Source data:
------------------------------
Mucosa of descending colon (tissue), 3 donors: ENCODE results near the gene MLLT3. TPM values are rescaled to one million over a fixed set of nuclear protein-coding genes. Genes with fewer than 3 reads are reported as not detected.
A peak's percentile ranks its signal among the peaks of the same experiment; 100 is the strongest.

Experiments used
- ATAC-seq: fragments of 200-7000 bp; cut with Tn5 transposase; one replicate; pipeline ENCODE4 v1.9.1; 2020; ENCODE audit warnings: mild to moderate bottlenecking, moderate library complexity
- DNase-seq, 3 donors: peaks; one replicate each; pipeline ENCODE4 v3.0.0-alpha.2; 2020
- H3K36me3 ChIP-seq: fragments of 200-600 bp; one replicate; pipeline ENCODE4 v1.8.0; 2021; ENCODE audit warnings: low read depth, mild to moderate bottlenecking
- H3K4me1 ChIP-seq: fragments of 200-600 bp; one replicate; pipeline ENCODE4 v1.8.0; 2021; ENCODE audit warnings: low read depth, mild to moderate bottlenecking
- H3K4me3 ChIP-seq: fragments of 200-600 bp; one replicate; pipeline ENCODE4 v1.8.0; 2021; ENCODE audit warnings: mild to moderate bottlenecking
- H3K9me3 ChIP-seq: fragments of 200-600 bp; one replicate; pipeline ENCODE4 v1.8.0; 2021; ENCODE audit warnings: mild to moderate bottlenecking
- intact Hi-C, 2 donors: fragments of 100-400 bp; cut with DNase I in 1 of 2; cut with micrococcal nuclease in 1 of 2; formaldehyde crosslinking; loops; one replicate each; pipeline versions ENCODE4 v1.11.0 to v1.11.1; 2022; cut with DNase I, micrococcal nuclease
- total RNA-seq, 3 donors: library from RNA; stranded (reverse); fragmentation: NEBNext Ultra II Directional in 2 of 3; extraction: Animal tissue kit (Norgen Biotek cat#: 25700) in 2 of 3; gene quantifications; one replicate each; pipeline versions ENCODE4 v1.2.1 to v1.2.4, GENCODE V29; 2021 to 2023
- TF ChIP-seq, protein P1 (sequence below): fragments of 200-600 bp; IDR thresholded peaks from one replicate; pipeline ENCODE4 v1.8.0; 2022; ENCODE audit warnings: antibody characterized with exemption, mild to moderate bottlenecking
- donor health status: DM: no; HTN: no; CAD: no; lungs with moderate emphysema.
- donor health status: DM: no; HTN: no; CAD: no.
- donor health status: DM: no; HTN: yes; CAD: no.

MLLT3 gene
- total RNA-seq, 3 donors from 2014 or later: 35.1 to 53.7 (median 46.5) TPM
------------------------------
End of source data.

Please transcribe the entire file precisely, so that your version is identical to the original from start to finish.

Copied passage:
Mucosa of descending colon (tissue), 3 donors: ENCODE results near the gene MLLT3. TPM values are rescaled to one million over a fixed set of nuclear protein-coding genes. Genes with fewer than 3 reads are reported as not detected.
A peak's percentile ranks its signal among the peaks of the same experiment; 100 is the strongest.

Experiments used
- ATAC-seq: fragments of 200-7000 bp; cut with Tn5 transposase; one replicate; pipeline ENCODE4 v1.9.1; 2020; ENCODE audit warnings: mild to moderate bottlenecking, moderate library complexity
- DNase-seq, 3 donors: peaks; one replicate each; pipeline ENCODE4 v3.0.0-alpha.2; 2020
- H3K36me3 ChIP-seq: fragments of 200-600 bp; one replicate; pipeline ENCODE4 v1.8.0; 2021; ENCODE audit warnings: low read depth, mild to moderate bottlenecking
- H3K4me1 ChIP-seq: fragments of 200-600 bp; one replicate; pipeline ENCODE4 v1.8.0; 2021; ENCODE audit warnings: low read depth, mild to moderate bottlenecking
- H3K4me3 ChIP-seq: fragments of 200-600 bp; one replicate; pipeline ENCODE4 v1.8.0; 2021; ENCODE audit warnings: mild to moderate bottlenecking
- H3K9me3 ChIP-seq: fragments of 200-600 bp; one replicate; pipeline ENCODE4 v1.8.0; 2021; ENCODE audit warnings: mild to moderate bottlenecking
- intact Hi-C, 2 donors: fragments of 100-400 bp; cut with DNase I in 1 of 2; cut with micrococcal nuclease in 1 of 2; formaldehyde crosslinking; loops; one replicate each; pipeline versions ENCODE4 v1.11.0 to v1.11.1; 2022; cut with DNase I, micrococcal nuclease
- total RNA-seq, 3 donors: library from RNA; stranded (reverse); fragmentation: NEBNext Ultra II Directional in 2 of 3; extraction: Animal tissue kit (Norgen Biotek cat#: 25700) in 2 of 3; gene quantifications; one replicate each; pipeline versions ENCODE4 v1.2.1 to v1.2.4, GENCODE V29; 2021 to 2023
- TF ChIP-seq, protein P1 (sequence below): fragments of 200-600 bp; IDR thresholded peaks from one replicate; pipeline ENCODE4 v1.8.0; 2022; ENCODE audit warnings: antibody characterized with exemption, mild to moderate bottlenecking
- donor health status: DM: no; HTN: no; CAD: no; lungs with moderate emphysema.
- donor health status: DM: no; HTN: no; CAD: no.
- donor health status: DM: no; HTN: yes; CAD: no.

MLLT3 gene
- total RNA-seq, 3 donors from 2014 or later: 35.1 to 53.7 (median 46.5) TPM